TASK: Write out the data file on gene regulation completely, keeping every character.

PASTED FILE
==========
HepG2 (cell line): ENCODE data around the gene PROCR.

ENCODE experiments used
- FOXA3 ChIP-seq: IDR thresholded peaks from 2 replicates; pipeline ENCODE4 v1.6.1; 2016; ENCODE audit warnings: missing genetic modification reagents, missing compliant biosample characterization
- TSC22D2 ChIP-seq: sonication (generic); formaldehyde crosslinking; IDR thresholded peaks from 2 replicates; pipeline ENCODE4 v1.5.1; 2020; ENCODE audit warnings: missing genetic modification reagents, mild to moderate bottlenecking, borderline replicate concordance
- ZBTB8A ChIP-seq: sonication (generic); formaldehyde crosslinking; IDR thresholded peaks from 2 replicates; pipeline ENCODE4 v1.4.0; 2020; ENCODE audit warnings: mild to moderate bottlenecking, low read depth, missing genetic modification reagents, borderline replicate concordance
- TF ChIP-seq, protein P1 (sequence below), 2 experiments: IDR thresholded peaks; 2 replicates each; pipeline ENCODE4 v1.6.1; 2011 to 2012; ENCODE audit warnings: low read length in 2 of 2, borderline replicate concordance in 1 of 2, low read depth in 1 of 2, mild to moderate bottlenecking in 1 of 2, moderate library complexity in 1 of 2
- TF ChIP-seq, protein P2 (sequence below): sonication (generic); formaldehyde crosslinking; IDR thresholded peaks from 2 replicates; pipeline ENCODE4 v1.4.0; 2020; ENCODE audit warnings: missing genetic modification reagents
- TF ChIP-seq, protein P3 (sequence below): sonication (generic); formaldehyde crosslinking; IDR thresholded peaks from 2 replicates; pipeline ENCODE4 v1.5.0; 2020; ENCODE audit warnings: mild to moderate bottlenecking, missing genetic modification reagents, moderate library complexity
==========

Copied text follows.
HepG2 (cell line): ENCODE data around the gene PROCR.

ENCODE experiments used
- FOXA3 ChIP-seq: IDR thresholded peaks from 2 replicates; pipeline ENCODE4 v1.6.1; 2016; ENCODE audit warnings: missing genetic modification reagents, missing compliant biosample characterization
- TSC22D2 ChIP-seq: sonication (generic); formaldehyde crosslinking; IDR thresholded peaks from 2 replicates; pipeline ENCODE4 v1.5.1; 2020; ENCODE audit warnings: missing genetic modification reagents, mild to moderate bottlenecking, borderline replicate concordance
- ZBTB8A ChIP-seq: sonication (generic); formaldehyde crosslinking; IDR thresholded peaks from 2 replicates; pipeline ENCODE4 v1.4.0; 2020; ENCODE audit warnings: mild to moderate bottlenecking, low read depth, missing genetic modification reagents, borderline replicate concordance
- TF ChIP-seq, protein P1 (sequence below), 2 experiments: IDR thresholded peaks; 2 replicates each; pipeline ENCODE4 v1.6.1; 2011 to 2012; ENCODE audit warnings: low read length in 2 of 2, borderline replicate concordance in 1 of 2, low read depth in 1 of 2, mild to moderate bottlenecking in 1 of 2, moderate library complexity in 1 of 2
- TF ChIP-seq, protein P2 (sequence below): sonication (generic); formaldehyde crosslinking; IDR thresholded peaks from 2 replicates; pipeline ENCODE4 v1.4.0; 2020; ENCODE audit warnings: missing genetic modification reagents
- TF ChIP-seq, protein P3 (sequence below): sonication (generic); formaldehyde crosslinking; IDR thresholded peaks from 2 replicates; pipeline ENCODE4 v1.5.0; 2020; ENCODE audit warnings: mild to moderate bottlenecking, missing genetic modification reagents, moderate library complexity